He was wrong, but has never admitted it.

Gentry was persistently writing and published in valid scientific journals for the next 15 years. However as a pro-creationism witness in the famous 1981 trial McLean v. Arkansas he admitted under oath that, "My understanding is that all the assertions in the Bible which pertain to science would be true." (Robert V. Gentry, Cross-examination in McLean v. Arkansas, 1981). So like most creationists, his personal opinions about the Bible overrule any fact based results. The creationists lost the trial like they have every other one. Gentry became a darling of the creationist movement who repeated his claim of persecution for his young earth assertion. He was falsely “promoted” to doctorate status and his visiting research associate was promoted to a “professorship” in creationist literature (e.g. Goette, B. (1989). Is There Evidence For a Young Earth?. Bible and Spade, 2(1), 4-6). Gentry summarized his evidence in a self-published book in 1992.

The scientific journals had given Gentry more that enough rope, and he hung himself by not being able to respond to the mass of evidence against him. Interestingly, by the time major scientific publications were tired of publishing the repetitive claims of Gentry’s, they also lost interest in publishing valid counter arguments. Readers particularly interested in the detailed scientific examination of why the YEC radiohalo argument failed should read Collins 1997, Collins and Collins 2010, Baillieul 2005, 2010. The latter refutations also address the ICR RATE rehash.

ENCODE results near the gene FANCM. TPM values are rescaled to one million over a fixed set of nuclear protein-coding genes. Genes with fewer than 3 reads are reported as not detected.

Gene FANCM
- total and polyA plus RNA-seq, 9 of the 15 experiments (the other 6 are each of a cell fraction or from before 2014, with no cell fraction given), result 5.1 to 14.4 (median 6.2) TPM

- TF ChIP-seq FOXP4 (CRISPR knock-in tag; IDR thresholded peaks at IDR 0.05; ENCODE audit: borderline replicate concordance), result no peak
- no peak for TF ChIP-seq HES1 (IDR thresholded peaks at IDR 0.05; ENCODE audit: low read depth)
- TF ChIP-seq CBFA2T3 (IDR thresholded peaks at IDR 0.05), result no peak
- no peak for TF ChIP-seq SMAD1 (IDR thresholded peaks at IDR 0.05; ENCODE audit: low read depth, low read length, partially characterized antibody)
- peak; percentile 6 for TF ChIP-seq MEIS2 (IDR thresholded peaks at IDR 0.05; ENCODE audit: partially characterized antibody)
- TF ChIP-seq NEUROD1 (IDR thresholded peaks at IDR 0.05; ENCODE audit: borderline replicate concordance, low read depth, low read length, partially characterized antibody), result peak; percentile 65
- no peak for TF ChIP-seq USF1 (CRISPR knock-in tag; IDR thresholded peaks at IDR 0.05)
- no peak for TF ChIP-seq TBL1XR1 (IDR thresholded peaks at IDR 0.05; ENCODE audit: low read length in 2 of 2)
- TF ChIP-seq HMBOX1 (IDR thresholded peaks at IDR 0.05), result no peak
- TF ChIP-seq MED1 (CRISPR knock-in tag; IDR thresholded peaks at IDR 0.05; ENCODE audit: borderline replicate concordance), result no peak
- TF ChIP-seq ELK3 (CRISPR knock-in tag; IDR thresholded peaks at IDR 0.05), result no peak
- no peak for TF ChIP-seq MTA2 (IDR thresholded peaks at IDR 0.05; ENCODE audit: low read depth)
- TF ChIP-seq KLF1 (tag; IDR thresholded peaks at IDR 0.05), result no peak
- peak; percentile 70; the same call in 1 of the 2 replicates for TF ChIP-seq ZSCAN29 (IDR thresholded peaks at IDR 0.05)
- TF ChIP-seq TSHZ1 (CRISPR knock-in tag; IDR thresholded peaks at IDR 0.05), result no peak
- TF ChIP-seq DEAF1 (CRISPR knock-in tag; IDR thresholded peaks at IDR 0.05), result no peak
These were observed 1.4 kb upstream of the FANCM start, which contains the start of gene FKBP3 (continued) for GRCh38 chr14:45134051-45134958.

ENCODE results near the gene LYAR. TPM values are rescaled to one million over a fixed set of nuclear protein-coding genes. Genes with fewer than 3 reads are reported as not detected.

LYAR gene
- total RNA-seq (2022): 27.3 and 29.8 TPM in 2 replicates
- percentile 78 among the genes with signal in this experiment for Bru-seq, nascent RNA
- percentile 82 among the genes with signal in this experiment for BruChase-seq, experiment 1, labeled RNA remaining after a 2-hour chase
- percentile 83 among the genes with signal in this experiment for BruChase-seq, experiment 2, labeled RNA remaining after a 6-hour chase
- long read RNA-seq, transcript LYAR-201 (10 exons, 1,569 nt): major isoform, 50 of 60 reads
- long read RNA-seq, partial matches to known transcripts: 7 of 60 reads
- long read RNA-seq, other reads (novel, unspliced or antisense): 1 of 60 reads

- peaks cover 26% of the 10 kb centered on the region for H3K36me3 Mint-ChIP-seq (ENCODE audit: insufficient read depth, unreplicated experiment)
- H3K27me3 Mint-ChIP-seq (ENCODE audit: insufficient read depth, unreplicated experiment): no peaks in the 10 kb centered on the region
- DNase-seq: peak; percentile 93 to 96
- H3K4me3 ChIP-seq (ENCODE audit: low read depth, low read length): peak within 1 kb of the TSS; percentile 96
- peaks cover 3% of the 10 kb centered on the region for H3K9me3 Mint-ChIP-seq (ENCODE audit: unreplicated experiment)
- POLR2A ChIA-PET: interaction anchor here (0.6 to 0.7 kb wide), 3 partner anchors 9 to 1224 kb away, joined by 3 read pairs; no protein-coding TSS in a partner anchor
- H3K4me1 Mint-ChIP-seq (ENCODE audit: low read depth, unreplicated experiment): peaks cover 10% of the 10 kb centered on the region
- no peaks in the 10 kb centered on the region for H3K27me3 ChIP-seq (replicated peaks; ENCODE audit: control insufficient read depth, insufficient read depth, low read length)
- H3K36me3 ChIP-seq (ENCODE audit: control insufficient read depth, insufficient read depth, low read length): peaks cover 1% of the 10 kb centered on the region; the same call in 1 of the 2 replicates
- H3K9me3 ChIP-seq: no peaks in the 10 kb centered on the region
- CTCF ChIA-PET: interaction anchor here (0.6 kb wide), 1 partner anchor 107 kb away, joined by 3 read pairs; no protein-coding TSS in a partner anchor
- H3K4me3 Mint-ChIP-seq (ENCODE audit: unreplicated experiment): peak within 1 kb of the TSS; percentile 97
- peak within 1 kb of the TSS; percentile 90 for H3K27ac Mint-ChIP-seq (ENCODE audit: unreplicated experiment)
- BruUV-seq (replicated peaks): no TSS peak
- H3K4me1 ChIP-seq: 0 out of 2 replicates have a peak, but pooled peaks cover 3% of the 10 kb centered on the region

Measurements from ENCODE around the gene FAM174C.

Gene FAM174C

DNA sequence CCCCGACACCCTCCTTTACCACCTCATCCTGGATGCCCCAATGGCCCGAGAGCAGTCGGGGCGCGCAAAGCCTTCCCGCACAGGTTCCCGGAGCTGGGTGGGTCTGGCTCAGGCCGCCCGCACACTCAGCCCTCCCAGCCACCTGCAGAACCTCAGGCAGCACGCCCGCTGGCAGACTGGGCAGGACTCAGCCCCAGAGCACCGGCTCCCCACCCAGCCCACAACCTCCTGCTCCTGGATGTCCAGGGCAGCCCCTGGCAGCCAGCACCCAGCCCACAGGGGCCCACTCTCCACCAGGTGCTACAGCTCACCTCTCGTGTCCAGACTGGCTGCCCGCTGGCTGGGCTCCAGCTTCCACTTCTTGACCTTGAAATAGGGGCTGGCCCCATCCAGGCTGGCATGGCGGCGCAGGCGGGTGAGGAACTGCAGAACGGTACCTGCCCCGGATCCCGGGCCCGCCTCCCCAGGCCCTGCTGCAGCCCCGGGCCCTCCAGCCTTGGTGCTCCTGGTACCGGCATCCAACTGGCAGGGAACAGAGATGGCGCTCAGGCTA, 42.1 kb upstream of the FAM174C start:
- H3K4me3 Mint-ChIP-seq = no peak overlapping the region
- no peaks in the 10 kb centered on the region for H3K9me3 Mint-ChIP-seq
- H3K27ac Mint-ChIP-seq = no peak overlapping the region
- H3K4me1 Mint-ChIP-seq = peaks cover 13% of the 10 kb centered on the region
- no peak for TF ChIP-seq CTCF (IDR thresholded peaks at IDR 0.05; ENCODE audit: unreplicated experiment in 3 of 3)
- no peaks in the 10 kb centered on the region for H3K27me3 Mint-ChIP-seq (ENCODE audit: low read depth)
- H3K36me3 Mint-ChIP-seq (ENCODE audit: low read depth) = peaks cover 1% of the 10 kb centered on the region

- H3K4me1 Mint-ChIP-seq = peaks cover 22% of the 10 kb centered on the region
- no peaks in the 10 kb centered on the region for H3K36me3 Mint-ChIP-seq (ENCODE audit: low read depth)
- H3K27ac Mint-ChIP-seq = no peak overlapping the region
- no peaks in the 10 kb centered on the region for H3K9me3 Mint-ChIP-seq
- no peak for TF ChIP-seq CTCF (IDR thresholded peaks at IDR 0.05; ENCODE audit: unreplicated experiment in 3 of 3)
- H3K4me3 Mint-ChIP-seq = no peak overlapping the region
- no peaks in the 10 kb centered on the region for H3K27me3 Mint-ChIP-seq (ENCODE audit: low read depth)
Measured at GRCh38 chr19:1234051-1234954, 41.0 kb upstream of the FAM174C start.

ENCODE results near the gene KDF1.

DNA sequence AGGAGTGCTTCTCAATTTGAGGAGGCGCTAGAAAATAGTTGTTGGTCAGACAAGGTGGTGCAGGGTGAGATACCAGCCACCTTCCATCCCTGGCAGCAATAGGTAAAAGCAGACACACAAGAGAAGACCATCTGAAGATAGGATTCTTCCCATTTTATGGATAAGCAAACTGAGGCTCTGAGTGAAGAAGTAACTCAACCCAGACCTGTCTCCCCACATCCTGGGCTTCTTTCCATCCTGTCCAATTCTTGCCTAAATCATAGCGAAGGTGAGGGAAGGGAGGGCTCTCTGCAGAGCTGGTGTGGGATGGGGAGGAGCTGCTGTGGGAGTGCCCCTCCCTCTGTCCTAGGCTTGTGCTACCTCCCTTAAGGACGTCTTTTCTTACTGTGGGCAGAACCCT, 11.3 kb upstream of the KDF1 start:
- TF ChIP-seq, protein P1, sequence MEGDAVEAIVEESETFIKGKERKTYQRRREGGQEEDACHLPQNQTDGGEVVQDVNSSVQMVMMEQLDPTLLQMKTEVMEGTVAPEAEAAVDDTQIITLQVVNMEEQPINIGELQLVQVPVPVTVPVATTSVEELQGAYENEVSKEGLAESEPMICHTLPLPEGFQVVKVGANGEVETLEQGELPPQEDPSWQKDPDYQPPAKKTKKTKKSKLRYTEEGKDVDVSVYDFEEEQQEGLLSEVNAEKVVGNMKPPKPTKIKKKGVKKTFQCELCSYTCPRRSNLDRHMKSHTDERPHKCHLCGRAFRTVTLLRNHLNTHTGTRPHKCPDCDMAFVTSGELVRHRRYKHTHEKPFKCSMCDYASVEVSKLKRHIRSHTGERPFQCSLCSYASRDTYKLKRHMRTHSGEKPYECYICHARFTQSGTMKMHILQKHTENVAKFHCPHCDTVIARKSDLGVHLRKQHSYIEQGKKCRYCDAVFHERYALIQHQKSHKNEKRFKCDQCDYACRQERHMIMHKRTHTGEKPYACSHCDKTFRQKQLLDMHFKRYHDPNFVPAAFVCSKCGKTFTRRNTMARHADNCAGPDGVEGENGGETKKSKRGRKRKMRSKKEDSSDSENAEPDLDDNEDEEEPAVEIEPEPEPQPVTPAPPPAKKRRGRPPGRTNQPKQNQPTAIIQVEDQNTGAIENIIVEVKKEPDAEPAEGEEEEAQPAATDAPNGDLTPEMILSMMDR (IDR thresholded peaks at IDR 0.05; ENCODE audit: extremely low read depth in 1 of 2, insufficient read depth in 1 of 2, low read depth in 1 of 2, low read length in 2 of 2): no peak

So why did the “expert” Vernon Cupps (2014) not give any citation to the real “polonium halo” story? Why not cite Gentry, and the multiple refutations of his failed YEC theory? Readers could ask him directly. I suspect that he wants to avoid any citation that easily exposed the failure of the argument, and at the same time helped promote the publications of his new bosses.

Baillieul, Thomas A. (professional geologist MA 1976, DoE, migration of radionuclides in the natural environment.
2005 reprinted 2010, "Polonium Haloes" Refuted: A Review of "Radioactive Halos in a Radio-Chronological and Cosmological Perspective" by Robert V. Gentry” NCSE Reports, VOL 30, NR 5: 17-26. Retrieved April, 2015.

Collins, L. G.
1997 “Polonium halos and myrmekite in pegmatite and granite”
http://www.csun.edu/~vcgeo005/...

Collins, Lorence G & Barbara J Collins
2010 “Origin of Polonium Halos” NCSE Reports Vol: 30 (5), 11–16

Cupps, Vernon R.
2014 “Clocks in Rocks? Radioactive Dating, Part 1” Acts & Facts. 43 (10)

Dalrymple, G. Brent
1991 “The Age of the Earth” Stanford University Press

Gentry, R. V.
1968 “Fossil alpha-recoil analysis of certain variant radioactive halos” Science, 160(3833), 1228-1230

Gentry, R. V.,
1992 “Creation’s Tiny Mystery, 3rd ed.” Knoxville (TN): Earth Science Associates

HENDERSON, G.H., A quantitative study of pleochroic haloes V. The genesis of haloes, PROCEEDINGS OF THE ROYAL SOCIETY OF LONDON SERIES A-MATHEMATICAL AND PHYSICAL SCIENCES 173: 250 (1939)

Joly, J. (1907) “Pleochroic halos” The London, Edinburgh, and Dublin Philosophical Magazine and Journal of Science, 13(75), 381-383.

Joly, John,
1917 “The genesis of pleochroic halos” Philosophical Transactions of the Royal Society of London, Series A 217: 51

2 comments:

Robert Dekko said...

Well written, good job of untangling this one. Will use as a reference, thanks.

Gary S. Hurd said...

I am glad you liked it.